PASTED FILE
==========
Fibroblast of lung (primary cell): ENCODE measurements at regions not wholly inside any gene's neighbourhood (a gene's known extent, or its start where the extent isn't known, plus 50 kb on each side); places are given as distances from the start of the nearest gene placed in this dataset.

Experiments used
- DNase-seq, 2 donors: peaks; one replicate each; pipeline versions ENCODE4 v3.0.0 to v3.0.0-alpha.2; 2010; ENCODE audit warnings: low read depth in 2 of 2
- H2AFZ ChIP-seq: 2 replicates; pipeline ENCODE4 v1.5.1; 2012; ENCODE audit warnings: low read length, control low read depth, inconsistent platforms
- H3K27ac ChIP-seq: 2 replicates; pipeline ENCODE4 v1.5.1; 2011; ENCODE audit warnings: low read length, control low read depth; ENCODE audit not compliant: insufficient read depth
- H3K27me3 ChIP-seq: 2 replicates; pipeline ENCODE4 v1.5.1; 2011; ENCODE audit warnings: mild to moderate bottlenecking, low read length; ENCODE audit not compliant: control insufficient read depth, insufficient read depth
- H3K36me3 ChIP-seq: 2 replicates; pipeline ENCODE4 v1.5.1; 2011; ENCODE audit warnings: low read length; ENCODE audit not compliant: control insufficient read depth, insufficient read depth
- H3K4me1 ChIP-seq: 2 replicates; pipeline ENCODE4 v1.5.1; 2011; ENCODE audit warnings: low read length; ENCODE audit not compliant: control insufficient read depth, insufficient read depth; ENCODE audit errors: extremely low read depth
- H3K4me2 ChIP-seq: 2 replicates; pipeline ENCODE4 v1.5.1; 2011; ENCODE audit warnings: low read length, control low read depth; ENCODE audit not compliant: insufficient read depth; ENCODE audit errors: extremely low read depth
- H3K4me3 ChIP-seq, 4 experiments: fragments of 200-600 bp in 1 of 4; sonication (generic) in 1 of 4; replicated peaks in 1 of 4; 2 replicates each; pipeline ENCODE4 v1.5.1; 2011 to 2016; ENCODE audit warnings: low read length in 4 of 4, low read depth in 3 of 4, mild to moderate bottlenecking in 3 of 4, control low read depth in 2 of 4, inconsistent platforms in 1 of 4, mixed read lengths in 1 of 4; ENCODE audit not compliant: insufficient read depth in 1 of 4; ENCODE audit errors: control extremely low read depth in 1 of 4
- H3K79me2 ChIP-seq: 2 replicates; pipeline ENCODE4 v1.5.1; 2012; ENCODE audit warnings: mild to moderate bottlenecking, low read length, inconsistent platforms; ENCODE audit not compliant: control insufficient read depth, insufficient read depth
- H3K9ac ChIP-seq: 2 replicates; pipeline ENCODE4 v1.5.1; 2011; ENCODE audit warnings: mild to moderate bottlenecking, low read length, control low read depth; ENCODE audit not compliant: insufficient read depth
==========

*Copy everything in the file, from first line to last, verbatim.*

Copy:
Fibroblast of lung (primary cell): ENCODE measurements at regions not wholly inside any gene's neighbourhood (a gene's known extent, or its start where the extent isn't known, plus 50 kb on each side); places are given as distances from the start of the nearest gene placed in this dataset.

Experiments used
- DNase-seq, 2 donors: peaks; one replicate each; pipeline versions ENCODE4 v3.0.0 to v3.0.0-alpha.2; 2010; ENCODE audit warnings: low read depth in 2 of 2
- H2AFZ ChIP-seq: 2 replicates; pipeline ENCODE4 v1.5.1; 2012; ENCODE audit warnings: low read length, control low read depth, inconsistent platforms
- H3K27ac ChIP-seq: 2 replicates; pipeline ENCODE4 v1.5.1; 2011; ENCODE audit warnings: low read length, control low read depth; ENCODE audit not compliant: insufficient read depth
- H3K27me3 ChIP-seq: 2 replicates; pipeline ENCODE4 v1.5.1; 2011; ENCODE audit warnings: mild to moderate bottlenecking, low read length; ENCODE audit not compliant: control insufficient read depth, insufficient read depth
- H3K36me3 ChIP-seq: 2 replicates; pipeline ENCODE4 v1.5.1; 2011; ENCODE audit warnings: low read length; ENCODE audit not compliant: control insufficient read depth, insufficient read depth
- H3K4me1 ChIP-seq: 2 replicates; pipeline ENCODE4 v1.5.1; 2011; ENCODE audit warnings: low read length; ENCODE audit not compliant: control insufficient read depth, insufficient read depth; ENCODE audit errors: extremely low read depth
- H3K4me2 ChIP-seq: 2 replicates; pipeline ENCODE4 v1.5.1; 2011; ENCODE audit warnings: low read length, control low read depth; ENCODE audit not compliant: insufficient read depth; ENCODE audit errors: extremely low read depth
- H3K4me3 ChIP-seq, 4 experiments: fragments of 200-600 bp in 1 of 4; sonication (generic) in 1 of 4; replicated peaks in 1 of 4; 2 replicates each; pipeline ENCODE4 v1.5.1; 2011 to 2016; ENCODE audit warnings: low read length in 4 of 4, low read depth in 3 of 4, mild to moderate bottlenecking in 3 of 4, control low read depth in 2 of 4, inconsistent platforms in 1 of 4, mixed read lengths in 1 of 4; ENCODE audit not compliant: insufficient read depth in 1 of 4; ENCODE audit errors: control extremely low read depth in 1 of 4
- H3K79me2 ChIP-seq: 2 replicates; pipeline ENCODE4 v1.5.1; 2012; ENCODE audit warnings: mild to moderate bottlenecking, low read length, inconsistent platforms; ENCODE audit not compliant: control insufficient read depth, insufficient read depth
- H3K9ac ChIP-seq: 2 replicates; pipeline ENCODE4 v1.5.1; 2011; ENCODE audit warnings: mild to moderate bottlenecking, low read length, control low read depth; ENCODE audit not compliant: insufficient read depth